Monday, January 7, 2013

The Milkman by Carol Foskett Cordsen

The Milkman by Carol Foskett Cordsen, illustrated by Douglas B. Jones

Rating: 5 stars

I am smart enough to know that the 1950s weren't exactly the best time to be a woman, especially a stay-at-home mother like I am now.  But that doesn't keep me from love, love, loving this book we came across at the library a few weeks ago.  The the sweet story, unique rhyme, the nostalgic illustrations, leave me with my fingers crossed that one of the kids will choose THIS book for bedtime every night while we are lucky to have it home with us.  The Milkman is Carol Foskett Cordsen's first children's book; I sure hope there are a whole lot more comin'.

First, the sweet story: With the moon and stars still overhead, the milkman, Mr. Plimpton, and his sleepy cat load up the milk truck, hop in, and head into town to deliver fresh milk to his customers.  He whistles merrily (didn't everyone whistle merrily back then?) as he goes from house to house.  Mr. Plimpton makes mental comments on each one--he knows them all by name (didn't everyone know everyone by name then?).  The same home-made sign keeps popping up "Lost my dog! Love, Caroline" in the text and illustrations until, at the end, he finds the pup and returns him to Caroline.  When he's done being the hero, he goes home to the best part of his day: breakfast with his own family (didn't all dads eat all meals with their families back then?).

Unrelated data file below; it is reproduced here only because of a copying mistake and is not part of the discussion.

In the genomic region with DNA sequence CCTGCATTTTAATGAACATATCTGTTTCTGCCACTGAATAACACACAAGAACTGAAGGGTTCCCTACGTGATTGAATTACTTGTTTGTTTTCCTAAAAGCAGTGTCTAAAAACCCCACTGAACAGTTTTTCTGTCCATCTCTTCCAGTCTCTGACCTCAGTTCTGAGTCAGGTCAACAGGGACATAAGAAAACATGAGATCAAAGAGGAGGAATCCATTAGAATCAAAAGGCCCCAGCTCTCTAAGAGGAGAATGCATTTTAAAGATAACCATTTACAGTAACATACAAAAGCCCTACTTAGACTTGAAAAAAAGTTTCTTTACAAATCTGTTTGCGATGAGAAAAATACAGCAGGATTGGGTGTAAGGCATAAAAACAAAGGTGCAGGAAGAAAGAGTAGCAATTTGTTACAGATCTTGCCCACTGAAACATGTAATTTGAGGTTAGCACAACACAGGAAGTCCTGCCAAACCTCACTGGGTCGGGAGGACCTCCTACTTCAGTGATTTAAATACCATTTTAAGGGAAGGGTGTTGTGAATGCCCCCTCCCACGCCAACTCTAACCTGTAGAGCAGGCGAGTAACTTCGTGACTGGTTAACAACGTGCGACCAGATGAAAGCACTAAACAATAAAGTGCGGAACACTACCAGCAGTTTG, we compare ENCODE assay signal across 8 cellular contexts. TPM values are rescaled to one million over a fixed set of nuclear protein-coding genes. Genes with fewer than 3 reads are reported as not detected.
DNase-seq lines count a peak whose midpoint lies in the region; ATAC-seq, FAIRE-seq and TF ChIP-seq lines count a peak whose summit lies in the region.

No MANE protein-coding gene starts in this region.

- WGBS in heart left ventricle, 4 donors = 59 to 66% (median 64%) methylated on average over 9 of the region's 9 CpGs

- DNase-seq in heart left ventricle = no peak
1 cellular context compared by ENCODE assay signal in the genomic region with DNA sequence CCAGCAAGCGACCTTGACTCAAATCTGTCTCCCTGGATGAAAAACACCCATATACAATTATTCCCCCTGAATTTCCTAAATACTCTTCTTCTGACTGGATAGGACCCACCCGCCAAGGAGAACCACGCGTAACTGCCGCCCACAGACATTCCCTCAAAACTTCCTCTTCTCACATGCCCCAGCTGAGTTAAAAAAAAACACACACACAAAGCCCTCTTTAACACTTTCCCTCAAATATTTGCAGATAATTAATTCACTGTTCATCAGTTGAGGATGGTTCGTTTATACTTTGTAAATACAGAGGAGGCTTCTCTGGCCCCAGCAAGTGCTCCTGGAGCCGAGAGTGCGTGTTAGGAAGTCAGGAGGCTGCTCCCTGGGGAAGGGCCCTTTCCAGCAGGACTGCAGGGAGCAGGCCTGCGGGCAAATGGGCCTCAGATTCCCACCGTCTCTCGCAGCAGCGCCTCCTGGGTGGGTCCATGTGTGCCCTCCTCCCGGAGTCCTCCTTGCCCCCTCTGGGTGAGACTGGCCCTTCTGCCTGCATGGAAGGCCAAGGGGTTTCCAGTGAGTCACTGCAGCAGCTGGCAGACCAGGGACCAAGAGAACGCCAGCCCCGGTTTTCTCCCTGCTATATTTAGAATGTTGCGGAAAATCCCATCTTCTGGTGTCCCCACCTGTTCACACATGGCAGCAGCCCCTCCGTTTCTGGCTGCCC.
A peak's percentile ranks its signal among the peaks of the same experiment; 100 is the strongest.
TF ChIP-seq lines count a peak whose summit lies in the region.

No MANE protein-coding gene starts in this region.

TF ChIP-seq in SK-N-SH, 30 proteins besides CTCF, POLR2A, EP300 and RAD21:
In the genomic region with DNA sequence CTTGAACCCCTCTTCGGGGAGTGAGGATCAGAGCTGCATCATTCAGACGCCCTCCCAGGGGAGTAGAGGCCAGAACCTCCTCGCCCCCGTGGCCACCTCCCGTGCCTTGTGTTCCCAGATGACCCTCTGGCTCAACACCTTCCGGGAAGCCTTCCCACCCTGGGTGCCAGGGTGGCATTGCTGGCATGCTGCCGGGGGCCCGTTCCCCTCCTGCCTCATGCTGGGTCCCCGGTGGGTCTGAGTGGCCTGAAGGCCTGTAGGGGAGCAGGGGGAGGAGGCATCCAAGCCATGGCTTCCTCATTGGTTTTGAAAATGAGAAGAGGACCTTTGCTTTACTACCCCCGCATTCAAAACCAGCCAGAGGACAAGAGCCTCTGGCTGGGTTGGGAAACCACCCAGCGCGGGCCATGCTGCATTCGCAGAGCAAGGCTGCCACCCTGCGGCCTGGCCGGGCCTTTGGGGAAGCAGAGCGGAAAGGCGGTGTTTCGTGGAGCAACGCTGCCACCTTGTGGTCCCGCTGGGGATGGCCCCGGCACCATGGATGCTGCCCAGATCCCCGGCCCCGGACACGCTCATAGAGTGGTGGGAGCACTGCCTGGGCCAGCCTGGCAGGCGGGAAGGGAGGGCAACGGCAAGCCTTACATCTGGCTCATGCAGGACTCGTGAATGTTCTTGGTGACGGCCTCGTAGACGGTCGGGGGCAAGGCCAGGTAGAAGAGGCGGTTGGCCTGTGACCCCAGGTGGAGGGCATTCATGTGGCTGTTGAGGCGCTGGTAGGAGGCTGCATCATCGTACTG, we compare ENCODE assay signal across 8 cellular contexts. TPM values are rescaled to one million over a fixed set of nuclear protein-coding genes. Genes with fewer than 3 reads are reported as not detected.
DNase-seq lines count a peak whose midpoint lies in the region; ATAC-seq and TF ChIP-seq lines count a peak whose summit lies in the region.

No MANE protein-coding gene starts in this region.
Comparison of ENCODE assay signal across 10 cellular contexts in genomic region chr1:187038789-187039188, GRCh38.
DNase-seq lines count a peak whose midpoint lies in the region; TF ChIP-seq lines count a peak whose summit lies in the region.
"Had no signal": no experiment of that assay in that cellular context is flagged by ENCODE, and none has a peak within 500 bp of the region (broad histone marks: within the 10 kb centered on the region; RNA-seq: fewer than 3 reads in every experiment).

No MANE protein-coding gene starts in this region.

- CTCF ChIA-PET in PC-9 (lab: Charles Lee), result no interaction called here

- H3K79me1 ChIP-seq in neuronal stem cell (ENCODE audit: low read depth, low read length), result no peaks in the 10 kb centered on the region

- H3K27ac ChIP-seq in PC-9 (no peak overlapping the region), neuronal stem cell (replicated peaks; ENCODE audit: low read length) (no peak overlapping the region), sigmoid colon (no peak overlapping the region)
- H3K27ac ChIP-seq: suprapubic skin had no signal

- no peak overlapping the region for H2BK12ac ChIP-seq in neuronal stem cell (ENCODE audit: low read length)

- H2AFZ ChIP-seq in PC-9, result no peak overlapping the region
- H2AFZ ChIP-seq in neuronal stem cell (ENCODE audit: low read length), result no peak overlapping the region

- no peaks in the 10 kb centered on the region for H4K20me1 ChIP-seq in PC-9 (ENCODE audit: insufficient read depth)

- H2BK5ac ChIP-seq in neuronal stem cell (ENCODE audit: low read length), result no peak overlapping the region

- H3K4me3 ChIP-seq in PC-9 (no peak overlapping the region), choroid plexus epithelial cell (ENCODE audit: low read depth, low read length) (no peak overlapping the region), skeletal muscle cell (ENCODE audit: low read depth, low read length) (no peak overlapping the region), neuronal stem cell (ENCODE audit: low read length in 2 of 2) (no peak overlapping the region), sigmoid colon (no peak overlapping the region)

Second, the unique rhyme:  I do love a good rhyme, but this one is the first I've seen that rarely involves full sentences.  The quick beat make it a fantastic read-aloud book (for older kids like Lorelei, it was fun to point out how this poem was different).  Check it out for yourself:
Past the schoolhouse.  Past the park.
Straight down Main Street.  Quiet.  Dark.
Red light.  Stopping.  Green light.  Creeping.
Milkman humming.  Milk cat sleeping. 
Finally stopping.  Orders ready.
Cat still sleeping.  Snoring steady.
Double milk for Morgan twins.
Red house full of Kansas kin. 
Next house empty.  New folks soon.
Bensons left in early June.
Hope the Bensons like the Bay.
Hope the new folks want to stay.
Third, the nostalgic illustrations by Douglas B. Jones are just wonderful.  They are clear and crisp and cool.  The milkman strides long across the sidewalks of the sleepy town.  There is an easy smile set on his face.  As soon as he sees the first missing dog sign, that same dog begins to appear in each illustration, usually lit up a little to help readers find him.  Any smart author and illustrator know that a little look-and-find aspect to any book bumps it up a notch!

Definitely, this is one of the sweetest books we've read in a long time.  A fantastic find!

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